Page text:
Tasting Breast Milk And Other Alleged Misdeeds in the Library of Congress

I’ve written on lactation and sexual harassment policies – I didn’t anticipate the opportunity to discuss both in the same article. As reported in the Washington Post, the Library of Congress recently settled a sexual harassment lawsuit brought by one of its librarians. The librarian alleged that the former Chief of the Law Library for the Library of Congress sexually harassed her and other librarians. Among the specific allegations were that he made remarks about female staffers’ bodies and informed some he’d tasted human breast milk.

So much material here, where to start . . . Let’s get the HR lesson out of the way: According to her complaint, the Library of Congress conducted an investigation, found him responsible for inappropriate behavior in 2007, but did nothing about it – after which he escalated his behavior. NEVER EVER conduct an internal investigation, conclude that sexual harassment occurred, and do nothing about it. It’s worse than not investigating at all.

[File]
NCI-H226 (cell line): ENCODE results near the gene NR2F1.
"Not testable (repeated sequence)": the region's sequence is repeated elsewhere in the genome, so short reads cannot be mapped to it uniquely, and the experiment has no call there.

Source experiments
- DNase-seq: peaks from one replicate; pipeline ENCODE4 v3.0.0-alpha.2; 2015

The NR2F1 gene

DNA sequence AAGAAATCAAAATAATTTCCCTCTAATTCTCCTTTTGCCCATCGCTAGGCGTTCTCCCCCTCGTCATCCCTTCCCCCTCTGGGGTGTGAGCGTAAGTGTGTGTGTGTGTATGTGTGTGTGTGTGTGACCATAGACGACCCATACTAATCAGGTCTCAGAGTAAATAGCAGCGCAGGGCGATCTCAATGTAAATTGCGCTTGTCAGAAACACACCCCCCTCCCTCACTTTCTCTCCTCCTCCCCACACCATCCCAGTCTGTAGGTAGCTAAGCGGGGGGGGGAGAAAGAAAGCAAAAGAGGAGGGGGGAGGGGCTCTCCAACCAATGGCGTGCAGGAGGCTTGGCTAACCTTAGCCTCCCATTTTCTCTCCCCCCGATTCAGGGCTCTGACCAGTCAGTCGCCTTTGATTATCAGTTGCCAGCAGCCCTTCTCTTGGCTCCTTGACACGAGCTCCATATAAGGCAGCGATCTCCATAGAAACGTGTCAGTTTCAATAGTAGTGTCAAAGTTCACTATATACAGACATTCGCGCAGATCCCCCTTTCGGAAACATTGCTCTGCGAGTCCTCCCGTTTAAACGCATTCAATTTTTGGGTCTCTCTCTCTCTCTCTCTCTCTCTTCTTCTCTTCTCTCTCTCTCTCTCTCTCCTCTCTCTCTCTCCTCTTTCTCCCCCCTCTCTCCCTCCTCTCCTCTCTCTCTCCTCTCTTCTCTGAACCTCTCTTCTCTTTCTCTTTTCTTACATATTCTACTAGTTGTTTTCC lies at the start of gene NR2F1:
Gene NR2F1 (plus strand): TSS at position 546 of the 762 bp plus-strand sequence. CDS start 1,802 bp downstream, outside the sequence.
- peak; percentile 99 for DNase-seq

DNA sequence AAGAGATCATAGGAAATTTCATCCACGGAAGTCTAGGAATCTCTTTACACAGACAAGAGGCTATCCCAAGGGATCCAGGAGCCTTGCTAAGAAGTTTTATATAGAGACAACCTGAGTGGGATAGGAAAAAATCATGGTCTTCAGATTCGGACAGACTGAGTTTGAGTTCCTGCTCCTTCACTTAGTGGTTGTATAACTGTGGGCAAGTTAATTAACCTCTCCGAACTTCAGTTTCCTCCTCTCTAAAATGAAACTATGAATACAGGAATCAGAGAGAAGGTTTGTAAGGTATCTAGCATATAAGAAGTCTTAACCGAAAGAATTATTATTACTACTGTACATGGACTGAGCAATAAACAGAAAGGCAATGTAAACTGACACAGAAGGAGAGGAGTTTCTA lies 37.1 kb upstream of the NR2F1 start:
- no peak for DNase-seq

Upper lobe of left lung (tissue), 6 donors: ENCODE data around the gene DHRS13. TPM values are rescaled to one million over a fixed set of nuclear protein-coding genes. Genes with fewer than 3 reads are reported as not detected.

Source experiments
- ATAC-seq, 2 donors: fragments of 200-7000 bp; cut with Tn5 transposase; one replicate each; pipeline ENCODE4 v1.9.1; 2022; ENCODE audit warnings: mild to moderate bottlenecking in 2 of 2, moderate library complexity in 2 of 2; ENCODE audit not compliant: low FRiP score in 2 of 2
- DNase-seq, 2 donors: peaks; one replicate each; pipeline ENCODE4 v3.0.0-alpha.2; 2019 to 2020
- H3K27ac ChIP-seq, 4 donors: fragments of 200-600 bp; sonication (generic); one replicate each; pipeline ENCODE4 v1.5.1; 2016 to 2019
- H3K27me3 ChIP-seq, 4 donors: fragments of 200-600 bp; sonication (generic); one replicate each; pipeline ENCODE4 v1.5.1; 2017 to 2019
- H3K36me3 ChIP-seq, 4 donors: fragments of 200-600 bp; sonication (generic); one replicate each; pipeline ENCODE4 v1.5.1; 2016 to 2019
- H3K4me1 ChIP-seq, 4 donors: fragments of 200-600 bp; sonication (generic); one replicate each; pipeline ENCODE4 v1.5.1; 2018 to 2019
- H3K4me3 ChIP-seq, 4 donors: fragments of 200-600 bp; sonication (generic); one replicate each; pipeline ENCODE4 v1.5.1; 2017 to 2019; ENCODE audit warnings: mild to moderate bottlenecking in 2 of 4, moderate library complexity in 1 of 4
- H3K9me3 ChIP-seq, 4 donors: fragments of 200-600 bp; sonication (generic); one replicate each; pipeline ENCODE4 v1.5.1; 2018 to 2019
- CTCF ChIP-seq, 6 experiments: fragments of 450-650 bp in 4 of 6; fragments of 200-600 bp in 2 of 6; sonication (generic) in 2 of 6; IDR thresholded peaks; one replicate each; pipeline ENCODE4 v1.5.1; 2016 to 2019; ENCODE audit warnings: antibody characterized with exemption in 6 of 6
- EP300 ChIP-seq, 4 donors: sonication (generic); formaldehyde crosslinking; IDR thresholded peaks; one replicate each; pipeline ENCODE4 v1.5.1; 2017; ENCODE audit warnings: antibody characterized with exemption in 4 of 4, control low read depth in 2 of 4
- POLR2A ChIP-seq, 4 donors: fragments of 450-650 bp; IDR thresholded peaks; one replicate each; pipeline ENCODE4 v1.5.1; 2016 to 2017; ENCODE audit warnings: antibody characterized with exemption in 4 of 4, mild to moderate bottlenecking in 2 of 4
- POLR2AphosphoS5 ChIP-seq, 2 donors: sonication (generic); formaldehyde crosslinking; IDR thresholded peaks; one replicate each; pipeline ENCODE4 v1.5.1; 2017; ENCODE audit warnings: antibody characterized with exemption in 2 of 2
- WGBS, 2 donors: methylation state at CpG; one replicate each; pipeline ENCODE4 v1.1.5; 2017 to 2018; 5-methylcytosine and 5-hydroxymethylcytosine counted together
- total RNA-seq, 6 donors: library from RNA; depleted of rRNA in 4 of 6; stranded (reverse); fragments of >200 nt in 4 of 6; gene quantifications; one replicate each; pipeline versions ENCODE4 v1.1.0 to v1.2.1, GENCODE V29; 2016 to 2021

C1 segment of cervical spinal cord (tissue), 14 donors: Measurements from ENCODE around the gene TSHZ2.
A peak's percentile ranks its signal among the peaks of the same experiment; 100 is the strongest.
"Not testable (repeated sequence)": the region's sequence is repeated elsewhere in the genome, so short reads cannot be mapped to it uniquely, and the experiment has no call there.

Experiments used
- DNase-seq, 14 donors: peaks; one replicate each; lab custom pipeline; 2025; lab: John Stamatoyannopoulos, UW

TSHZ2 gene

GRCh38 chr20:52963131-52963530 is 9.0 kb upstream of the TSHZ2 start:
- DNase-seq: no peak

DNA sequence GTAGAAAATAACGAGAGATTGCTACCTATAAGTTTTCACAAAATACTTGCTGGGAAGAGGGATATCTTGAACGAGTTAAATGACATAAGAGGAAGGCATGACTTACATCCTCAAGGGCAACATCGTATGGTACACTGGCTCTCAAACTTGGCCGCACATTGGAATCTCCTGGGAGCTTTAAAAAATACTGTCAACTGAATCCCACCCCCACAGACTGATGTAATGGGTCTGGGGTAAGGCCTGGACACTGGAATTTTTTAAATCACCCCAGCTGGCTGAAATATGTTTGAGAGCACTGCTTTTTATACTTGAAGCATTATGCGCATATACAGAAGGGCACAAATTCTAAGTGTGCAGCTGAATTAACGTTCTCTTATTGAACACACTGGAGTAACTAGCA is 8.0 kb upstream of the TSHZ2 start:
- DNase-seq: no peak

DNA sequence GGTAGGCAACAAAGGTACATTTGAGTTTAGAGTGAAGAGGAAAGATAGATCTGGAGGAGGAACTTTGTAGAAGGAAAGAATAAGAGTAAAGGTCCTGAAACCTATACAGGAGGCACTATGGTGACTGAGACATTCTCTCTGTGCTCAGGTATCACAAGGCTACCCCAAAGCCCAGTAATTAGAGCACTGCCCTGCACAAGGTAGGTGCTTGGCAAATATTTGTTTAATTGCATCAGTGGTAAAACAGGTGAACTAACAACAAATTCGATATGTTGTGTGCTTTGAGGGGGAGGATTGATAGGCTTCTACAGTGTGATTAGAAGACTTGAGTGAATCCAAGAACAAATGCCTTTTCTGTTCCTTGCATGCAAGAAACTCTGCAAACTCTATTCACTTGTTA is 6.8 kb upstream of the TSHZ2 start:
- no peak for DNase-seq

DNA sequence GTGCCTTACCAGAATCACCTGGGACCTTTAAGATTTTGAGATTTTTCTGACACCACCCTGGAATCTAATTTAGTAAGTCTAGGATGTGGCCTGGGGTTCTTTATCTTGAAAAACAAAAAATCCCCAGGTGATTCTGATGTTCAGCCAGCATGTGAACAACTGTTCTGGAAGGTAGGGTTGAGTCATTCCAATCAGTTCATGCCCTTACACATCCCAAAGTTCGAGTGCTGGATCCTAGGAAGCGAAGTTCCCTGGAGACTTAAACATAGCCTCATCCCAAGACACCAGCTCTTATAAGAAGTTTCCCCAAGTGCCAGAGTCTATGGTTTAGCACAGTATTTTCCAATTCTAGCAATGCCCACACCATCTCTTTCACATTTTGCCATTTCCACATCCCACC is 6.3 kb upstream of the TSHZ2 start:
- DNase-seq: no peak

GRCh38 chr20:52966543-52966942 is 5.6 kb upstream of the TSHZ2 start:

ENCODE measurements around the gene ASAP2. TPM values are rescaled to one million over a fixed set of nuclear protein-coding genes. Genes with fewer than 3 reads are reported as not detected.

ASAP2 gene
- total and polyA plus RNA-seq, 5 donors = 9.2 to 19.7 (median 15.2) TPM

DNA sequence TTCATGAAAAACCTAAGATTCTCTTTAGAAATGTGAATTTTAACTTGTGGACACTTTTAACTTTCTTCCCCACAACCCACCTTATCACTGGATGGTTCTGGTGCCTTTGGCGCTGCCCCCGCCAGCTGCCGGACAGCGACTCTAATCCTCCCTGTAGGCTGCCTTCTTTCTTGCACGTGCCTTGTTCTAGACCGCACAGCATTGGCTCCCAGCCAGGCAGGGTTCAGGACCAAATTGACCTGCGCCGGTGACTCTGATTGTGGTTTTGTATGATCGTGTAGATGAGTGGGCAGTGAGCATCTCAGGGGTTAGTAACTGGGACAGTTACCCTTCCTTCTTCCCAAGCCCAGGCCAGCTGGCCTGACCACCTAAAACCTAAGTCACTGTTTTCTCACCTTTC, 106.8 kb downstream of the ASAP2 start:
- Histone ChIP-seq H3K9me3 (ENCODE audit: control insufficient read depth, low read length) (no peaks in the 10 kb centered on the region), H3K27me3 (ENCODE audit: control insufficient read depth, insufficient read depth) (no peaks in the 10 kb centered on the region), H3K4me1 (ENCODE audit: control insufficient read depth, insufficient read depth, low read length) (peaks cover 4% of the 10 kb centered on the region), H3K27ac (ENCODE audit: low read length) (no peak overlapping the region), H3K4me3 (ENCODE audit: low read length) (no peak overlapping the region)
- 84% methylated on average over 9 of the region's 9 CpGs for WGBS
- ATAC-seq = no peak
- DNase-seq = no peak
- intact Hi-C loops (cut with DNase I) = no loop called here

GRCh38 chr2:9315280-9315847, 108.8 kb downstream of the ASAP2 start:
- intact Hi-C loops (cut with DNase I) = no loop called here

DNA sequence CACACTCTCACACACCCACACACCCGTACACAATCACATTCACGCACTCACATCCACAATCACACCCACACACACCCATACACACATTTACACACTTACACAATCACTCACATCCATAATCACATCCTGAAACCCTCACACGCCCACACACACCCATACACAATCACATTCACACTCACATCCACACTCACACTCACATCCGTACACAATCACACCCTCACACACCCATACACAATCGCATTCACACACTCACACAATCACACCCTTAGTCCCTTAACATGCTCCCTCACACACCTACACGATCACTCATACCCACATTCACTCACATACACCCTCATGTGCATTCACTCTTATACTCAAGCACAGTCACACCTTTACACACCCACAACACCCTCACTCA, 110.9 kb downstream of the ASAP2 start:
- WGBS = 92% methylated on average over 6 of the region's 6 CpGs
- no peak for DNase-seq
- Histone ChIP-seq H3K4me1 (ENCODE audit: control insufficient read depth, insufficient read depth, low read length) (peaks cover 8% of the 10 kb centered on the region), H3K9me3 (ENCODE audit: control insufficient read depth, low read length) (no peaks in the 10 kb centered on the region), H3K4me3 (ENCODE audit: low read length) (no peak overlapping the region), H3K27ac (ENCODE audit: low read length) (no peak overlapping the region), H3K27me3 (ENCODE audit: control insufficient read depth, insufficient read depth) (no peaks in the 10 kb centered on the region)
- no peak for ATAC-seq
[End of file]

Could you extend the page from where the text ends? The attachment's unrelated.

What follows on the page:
Now, for other interesting pieces of this story. If true, his actions would be inappropriate in any workplace. Context does matter, though, and some industries and workplaces have different environments than others. The alleged harasser has to know, or have reason to know, his behavior was unwelcome. Take Hooters, for example. It may be harder for a waitress at Hooters to show that harassing conduct was unwelcome. Although on Undercover Boss, we learned that Hooters’ CEO was shocked to find that his waitresses were treated in a degrading fashion, I, for one, was not.

If I were to pick any workplace, in which I would assume such comments were NOT welcome, it would be a library. The LIBRARY OF CONGRESS more than any other library, in THE LAW LIBRARY. I’ve spent time in that library and can tell you that you get looked at sideways for turning the newspaper pages too loudly. The very thought of the Library Chief making sexually inappropriate comments in that environment is wrong on so many levels.

And as far as tasting human breast milk? I read in People Magazine (in between reading law review articles and scholarly blogs…) about this guy who makes cheese and other tasty recipes with his wife’s breast milk. Somehow, I imagine when Mr. Library Chief said he’d tasted breast milk, it wasn’t in Chef Dan’s cheese.